PORTLAND, Ore. (PORTLAND TRIBUNE) — Before you take the plunge into Memorial Day weekend, the Oregon Health Authority wants to remind residents to be cautious of toxic cyanobacteria or blue-green algae. These algae blooms often appear around the same time each year, as warm weather and sunlight typically produce ideal conditions for their bloom.

According to OHA, toxic cyanobacteria can be found in lakes, rivers and reservoirs all over the world. Affected bodies of water can sometimes look foamy, scummy, or appear to have blue-green paint floating on the surface. Even when you can’t see a bloom, some toxins can still be present in the water, according to the Centers for Disease Control and Prevention.

While many blooms are harmless, people can be exposed to toxic algae blooms by accidentally swallowing contaminated water while swimming, wakeboarding or enjoying other recreational activities. Exposure can lead to diarrhea, cramps, vomiting, numbness, dizziness and fainting. Some people can develop a red rash on their skin. Although there are no reports of people dying from cyanobacteria exposure, many dogs have died after they swam in or drank water containing cyanobacterial toxins. The CDC recommends rinsing your dog if you think they’ve been exposed and if they start to experience symptoms, see a vet as soon as possible.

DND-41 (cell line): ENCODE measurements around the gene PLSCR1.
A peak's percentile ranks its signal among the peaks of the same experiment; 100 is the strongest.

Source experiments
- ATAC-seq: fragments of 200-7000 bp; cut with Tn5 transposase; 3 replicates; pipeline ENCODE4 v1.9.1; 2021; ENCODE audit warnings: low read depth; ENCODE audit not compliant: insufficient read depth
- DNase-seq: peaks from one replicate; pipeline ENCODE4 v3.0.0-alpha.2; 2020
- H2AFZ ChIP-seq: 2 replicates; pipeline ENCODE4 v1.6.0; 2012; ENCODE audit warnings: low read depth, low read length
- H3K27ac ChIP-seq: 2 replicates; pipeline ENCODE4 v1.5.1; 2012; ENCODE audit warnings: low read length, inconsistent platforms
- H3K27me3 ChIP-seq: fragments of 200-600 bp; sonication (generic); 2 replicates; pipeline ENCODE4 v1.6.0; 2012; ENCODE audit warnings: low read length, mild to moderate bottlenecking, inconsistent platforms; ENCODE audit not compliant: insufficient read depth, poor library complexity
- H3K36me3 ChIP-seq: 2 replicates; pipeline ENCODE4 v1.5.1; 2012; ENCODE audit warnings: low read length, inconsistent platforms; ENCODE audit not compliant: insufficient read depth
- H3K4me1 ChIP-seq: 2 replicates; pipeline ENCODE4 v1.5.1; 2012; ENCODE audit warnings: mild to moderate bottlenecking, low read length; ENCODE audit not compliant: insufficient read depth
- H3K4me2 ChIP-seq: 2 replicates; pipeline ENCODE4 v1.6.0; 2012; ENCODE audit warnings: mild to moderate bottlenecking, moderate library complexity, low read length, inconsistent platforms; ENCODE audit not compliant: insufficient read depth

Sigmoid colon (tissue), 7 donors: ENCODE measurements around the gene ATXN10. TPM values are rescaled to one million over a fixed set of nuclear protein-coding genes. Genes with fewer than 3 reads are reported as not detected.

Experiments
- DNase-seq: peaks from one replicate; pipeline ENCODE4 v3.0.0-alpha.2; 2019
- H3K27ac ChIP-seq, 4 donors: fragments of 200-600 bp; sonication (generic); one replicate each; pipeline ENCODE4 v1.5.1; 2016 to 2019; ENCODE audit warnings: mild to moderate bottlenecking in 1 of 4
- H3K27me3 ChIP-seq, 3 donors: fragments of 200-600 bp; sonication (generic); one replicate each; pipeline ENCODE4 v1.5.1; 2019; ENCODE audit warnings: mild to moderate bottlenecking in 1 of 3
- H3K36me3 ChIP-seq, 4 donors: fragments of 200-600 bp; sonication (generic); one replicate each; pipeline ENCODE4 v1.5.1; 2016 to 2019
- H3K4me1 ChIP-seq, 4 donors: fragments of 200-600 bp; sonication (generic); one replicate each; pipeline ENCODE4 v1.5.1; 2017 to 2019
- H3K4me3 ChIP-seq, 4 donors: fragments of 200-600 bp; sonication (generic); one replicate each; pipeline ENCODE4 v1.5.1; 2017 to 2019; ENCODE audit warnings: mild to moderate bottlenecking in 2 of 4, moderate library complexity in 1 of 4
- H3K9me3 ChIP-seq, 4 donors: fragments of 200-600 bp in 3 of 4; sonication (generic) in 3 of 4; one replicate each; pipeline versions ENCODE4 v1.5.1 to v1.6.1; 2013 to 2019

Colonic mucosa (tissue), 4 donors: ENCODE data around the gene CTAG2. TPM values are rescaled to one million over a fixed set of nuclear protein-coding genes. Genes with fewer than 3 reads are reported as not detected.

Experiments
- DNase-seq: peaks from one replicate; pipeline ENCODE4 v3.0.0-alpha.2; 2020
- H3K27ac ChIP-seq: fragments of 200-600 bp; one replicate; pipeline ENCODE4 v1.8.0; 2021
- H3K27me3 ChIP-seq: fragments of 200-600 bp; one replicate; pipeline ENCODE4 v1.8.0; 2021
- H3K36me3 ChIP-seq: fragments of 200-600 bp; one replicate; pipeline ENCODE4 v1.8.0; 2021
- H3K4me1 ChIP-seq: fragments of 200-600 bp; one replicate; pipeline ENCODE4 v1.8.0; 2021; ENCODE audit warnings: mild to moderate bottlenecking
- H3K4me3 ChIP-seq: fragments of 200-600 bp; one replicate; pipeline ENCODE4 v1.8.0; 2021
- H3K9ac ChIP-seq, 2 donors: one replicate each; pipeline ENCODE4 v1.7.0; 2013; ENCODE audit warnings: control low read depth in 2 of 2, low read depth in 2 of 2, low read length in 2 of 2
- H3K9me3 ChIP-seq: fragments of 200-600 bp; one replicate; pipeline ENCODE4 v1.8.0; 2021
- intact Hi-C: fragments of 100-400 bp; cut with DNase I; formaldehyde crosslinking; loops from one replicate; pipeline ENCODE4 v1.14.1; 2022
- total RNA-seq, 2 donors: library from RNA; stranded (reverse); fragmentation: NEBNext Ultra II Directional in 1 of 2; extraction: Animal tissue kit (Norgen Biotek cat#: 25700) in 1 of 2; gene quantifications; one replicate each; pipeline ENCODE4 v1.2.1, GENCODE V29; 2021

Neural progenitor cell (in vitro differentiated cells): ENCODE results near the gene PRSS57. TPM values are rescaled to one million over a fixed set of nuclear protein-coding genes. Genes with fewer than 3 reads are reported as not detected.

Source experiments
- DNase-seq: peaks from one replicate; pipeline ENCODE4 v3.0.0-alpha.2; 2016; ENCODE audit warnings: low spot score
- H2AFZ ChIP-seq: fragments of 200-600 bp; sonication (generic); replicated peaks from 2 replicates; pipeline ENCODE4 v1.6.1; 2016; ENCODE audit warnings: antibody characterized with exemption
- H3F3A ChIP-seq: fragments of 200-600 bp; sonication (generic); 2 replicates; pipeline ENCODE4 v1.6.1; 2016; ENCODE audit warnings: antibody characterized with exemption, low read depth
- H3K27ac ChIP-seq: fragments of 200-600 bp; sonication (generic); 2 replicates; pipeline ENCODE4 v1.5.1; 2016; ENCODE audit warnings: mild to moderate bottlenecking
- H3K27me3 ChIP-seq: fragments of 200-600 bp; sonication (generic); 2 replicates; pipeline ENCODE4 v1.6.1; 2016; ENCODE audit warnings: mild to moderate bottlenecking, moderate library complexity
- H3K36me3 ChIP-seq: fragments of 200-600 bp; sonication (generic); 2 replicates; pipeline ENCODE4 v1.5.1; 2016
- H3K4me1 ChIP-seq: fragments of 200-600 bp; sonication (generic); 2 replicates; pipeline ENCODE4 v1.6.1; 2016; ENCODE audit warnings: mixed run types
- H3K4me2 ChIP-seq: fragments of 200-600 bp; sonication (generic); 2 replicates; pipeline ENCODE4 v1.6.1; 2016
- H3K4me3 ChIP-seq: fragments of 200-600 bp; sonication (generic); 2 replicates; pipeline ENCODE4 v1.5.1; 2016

It is important to note that there is no statewide monitoring system for toxic algae blooms in Oregon. The OHA says cyanotoxin monitoring is not legally required. Instead, it is done on a voluntary basis by the different agencies that manage the waterways across Oregon.

Although cyanobacteria have been documented for more than 100 years, scientists report seeing longer and more frequent toxic blooms due to increased temperatures, less snowpack and lower water levels associated with climate change.

Read the full story on the Portland Tribune’s website.

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